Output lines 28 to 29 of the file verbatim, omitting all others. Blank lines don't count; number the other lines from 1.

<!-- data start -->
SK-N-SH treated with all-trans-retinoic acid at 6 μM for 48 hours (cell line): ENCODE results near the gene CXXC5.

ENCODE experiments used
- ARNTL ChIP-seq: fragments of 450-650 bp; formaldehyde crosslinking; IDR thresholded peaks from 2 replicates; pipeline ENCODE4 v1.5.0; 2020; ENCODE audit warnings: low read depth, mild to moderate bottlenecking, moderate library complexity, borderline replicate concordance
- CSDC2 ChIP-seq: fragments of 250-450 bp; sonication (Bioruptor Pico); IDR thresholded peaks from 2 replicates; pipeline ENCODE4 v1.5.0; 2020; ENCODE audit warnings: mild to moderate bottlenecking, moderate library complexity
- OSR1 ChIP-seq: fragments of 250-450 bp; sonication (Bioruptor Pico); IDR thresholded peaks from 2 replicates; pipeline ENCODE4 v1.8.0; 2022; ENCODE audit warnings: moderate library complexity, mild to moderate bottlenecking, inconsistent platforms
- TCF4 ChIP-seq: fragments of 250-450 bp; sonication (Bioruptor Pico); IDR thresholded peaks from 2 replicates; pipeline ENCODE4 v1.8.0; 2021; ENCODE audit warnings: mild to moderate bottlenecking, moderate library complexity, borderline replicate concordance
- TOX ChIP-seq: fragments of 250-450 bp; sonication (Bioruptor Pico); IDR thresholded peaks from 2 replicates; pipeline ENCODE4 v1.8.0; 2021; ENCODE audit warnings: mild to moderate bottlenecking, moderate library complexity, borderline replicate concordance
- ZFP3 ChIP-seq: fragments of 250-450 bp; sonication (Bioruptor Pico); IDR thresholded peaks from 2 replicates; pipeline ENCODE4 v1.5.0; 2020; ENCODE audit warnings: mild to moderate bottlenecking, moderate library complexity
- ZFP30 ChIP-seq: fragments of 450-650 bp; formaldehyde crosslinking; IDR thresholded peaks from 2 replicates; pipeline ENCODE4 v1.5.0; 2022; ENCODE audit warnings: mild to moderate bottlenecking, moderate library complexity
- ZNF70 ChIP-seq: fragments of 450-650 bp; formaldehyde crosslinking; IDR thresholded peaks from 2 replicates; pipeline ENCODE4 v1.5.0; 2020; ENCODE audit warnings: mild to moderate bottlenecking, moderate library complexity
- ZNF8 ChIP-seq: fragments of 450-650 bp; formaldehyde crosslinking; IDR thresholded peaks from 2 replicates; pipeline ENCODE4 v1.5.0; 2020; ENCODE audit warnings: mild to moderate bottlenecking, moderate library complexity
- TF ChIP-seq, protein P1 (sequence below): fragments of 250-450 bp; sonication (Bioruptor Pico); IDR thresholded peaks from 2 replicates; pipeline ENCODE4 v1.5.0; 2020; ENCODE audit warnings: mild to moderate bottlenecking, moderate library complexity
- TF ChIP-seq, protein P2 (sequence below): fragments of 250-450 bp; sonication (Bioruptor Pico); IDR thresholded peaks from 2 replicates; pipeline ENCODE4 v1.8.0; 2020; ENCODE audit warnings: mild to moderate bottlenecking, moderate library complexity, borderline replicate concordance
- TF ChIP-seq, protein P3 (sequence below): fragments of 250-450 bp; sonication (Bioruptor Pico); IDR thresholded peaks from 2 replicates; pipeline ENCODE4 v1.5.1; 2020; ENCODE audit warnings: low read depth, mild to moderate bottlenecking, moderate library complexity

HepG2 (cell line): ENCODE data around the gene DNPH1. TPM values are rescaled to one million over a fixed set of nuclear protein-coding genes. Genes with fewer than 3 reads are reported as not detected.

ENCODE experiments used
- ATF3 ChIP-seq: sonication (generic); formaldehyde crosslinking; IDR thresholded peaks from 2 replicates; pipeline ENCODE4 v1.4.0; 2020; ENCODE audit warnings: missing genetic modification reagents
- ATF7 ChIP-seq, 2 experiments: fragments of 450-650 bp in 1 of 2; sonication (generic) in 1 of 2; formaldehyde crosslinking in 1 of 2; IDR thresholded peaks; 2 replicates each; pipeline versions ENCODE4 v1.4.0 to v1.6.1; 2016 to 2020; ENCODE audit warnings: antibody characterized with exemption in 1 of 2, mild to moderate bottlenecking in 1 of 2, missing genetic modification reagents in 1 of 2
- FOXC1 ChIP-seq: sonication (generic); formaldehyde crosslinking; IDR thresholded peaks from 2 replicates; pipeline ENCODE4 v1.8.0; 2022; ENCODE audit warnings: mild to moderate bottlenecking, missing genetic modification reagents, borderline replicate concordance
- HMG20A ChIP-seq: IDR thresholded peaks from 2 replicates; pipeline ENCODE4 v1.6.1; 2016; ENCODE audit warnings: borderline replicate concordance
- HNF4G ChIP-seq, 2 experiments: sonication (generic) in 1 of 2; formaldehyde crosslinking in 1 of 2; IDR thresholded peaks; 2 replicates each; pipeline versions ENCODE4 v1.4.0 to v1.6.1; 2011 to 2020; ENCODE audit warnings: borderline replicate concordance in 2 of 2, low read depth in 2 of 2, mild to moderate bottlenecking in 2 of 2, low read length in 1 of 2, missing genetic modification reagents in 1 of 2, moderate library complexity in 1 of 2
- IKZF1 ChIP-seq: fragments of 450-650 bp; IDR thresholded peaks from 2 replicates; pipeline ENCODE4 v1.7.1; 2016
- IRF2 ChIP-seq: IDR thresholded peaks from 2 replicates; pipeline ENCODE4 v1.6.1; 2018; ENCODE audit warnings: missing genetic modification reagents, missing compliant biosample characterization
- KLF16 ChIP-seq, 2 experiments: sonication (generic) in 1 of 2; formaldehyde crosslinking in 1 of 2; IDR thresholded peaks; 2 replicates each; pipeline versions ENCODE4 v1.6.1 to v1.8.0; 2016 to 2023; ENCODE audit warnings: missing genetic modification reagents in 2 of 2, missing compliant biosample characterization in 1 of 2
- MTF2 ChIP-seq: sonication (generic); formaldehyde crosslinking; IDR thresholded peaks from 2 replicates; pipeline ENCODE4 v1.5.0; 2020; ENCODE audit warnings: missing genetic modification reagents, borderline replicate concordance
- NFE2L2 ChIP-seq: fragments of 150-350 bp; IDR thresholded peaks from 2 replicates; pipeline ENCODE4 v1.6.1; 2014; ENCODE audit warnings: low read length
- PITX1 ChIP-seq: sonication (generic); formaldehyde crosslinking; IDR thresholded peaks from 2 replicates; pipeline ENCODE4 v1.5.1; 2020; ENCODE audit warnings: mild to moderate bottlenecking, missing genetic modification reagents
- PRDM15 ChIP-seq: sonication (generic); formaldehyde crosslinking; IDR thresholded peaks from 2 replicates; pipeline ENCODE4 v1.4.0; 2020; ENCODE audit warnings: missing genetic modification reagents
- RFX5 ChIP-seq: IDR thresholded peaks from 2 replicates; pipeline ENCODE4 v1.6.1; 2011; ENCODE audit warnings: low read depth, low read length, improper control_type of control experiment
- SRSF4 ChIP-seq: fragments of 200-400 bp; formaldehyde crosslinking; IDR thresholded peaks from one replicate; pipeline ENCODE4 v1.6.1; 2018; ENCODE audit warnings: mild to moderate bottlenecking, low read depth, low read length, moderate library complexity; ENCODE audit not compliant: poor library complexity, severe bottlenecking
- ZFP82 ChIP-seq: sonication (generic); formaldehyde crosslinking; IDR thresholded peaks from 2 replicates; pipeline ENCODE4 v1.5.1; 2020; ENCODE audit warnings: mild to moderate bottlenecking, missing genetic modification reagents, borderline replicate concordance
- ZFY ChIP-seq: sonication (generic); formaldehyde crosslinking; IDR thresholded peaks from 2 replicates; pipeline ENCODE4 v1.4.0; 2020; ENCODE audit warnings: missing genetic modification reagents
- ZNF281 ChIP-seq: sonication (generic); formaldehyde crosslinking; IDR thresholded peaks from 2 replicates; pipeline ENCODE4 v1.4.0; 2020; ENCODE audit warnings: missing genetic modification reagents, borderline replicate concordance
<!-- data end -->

- PRDM15 ChIP-seq: sonication (generic); formaldehyde crosslinking; IDR thresholded peaks from 2 replicates; pipeline ENCODE4 v1.4.0; 2020; ENCODE audit warnings: missing genetic modification reagents
- RFX5 ChIP-seq: IDR thresholded peaks from 2 replicates; pipeline ENCODE4 v1.6.1; 2011; ENCODE audit warnings: low read depth, low read length, improper control_type of control experiment